Runtime: 108 Minutes
Director: Curtis Bernhardt
Writers: Silvia Richards, Ranald MacDougall (story by Rita Weiman)
Stars: Joan Crawford, Van Heflin, Raymond Massey, Geraldine Brooks
By Bianca Garner
Poor old Joan Crawford. She’s perhaps one of cinema’s unluckiest women to ever fall in love. In my previous retrospective review of the Joan Crawford vehicle “Sudden Fear”, we saw Joan fall in love with a dirtbag who only wanted her for her money and tried to kill her. Here, Crawford plays another intelligent woman who is driven to madness after falling helpless in love with a man who coldly rejects her.
However, unlike “Sudden Fear”, “Possessed” sees Crawford’s character reduced to an empty shell, and completely retreats into her neuroticism. Although dated with its approach and understanding of mental illness, “Possessed” remains somewhat relevant in the ills of the patriarchy and the appalling treatment/misunderstanding of individuals suffering from a psychotic break (you only have to look at the treatment of Elisabeth Moss’ character in this year’s “The Invisible Man” to see how little society has come since 1947).
“Possessed” has a strong opening, which is by far the most intriguing aspect of the picture as a whole. Crawford plays Louise Howell, who is found wandering the streets of Los Angeles in a trancelike state, unable to say anything but the name “David”. This beginning is over all too quickly, and you almost wish that more time had been devoted to this aspect of the story.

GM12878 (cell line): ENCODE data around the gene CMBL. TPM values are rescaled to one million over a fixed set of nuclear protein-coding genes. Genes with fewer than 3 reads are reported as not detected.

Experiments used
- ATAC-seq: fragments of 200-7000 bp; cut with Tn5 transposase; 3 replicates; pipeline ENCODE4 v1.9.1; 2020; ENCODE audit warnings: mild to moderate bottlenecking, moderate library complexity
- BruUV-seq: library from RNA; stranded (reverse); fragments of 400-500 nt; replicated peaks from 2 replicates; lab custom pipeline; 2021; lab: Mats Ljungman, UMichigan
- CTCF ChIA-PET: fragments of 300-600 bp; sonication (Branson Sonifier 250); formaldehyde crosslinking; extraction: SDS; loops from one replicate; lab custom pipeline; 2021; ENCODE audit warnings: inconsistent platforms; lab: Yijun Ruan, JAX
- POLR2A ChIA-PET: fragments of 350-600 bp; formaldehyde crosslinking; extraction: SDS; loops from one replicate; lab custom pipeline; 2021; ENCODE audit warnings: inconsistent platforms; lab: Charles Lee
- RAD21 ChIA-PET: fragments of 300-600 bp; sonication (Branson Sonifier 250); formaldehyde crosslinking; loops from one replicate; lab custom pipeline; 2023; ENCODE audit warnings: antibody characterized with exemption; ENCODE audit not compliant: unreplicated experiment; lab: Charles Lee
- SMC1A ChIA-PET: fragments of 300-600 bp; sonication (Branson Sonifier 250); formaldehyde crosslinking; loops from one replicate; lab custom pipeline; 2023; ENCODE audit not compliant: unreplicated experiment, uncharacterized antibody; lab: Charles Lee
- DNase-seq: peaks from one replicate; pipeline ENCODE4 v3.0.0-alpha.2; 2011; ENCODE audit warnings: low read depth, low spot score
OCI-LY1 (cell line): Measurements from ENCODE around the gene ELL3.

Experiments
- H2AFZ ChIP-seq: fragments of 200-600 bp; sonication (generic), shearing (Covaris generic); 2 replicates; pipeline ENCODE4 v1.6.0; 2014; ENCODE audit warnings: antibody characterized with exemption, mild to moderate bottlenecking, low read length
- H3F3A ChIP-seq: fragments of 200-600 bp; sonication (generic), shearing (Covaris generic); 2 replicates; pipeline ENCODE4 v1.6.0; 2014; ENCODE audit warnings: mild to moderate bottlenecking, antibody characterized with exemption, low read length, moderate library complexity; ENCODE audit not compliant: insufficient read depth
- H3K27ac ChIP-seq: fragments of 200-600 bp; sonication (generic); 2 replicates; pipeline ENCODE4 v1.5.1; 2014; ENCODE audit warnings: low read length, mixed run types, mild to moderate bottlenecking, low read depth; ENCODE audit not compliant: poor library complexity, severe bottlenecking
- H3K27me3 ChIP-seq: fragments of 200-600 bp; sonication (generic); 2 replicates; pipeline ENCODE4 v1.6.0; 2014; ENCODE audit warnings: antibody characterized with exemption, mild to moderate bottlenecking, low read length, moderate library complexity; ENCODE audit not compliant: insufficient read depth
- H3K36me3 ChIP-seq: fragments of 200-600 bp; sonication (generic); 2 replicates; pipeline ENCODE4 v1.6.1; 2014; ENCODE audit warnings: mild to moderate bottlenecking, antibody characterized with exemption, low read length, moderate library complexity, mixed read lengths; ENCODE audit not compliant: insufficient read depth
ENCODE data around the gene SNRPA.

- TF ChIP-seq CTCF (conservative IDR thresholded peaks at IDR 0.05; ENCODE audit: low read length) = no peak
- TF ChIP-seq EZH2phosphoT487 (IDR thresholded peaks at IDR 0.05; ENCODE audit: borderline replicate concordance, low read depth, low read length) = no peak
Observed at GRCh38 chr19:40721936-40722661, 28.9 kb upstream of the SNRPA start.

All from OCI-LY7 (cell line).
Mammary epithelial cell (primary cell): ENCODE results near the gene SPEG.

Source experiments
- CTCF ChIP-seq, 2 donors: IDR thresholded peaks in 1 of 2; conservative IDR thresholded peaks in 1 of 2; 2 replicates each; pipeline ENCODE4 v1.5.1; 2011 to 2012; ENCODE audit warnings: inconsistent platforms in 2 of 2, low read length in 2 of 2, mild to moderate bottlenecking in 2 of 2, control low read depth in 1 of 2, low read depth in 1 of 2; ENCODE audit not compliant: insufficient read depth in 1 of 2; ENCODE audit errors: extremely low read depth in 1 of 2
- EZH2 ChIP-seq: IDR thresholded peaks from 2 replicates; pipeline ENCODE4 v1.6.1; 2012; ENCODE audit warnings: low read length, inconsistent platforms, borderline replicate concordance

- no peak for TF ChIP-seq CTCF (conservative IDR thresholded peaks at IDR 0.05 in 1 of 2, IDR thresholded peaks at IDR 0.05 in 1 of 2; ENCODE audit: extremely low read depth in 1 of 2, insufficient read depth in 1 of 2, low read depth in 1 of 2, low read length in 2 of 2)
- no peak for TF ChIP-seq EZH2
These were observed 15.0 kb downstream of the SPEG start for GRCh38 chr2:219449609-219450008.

“As always, Crawford shines here in a role which she described as her most difficult to play. She actually spent time visiting mental wards and talking to psychiatrists to prepare for her role, and she’s by far the best element of the movie.”
It would have been interesting to see Louise wandering the streets for a little longer, and encountering more and more unsympathetic characters along her travels. There’s a social commentary to be made in terms of how we respond and react towards those who are suffering from a mental illness, but alas, it’s all over too quickly and Howell is taken to a hospital.
In the hospital, she recounts her story. David is David Sutton (Van Heflin), an engineer who was in a relationship with Louise. However, her intensity and devotion towards him puts him off and he ends the relationship. Louise is currently working as a nurse to the invalid wife of Dean Graham (Raymond Massey), Dean’s wife accuses Louise and Dean of having an affair and is becoming more and more unhinged.
Suddenly, Mrs Graham is discovered drowned, although the cause of death remains undetermined (did she take her own life or is foul play involved?). David leaves after getting a job working for Dean, and Louise is kept in employment for the Graham family, moving to Washington with them.
Time goes by, and Dean falls in love with Louise. However, David reenters the scene. When Louise meets David again, Crawford captures the inner turmoil of her character beautifully, her hands trembling as she pours the man a drink. We get the impression that Louise is only a step away from falling into a murderous jealous rage and killing David. Helfin is also brilliant as the lowlife that is David Sutton, a charming and manipulative narcissist who seems to relish in the torment of Louise. If he genuinely cared about her then he wouldn’t keep reappearing in her life, but he’s so clearly selfish and apathetic that he just does whatever suits him.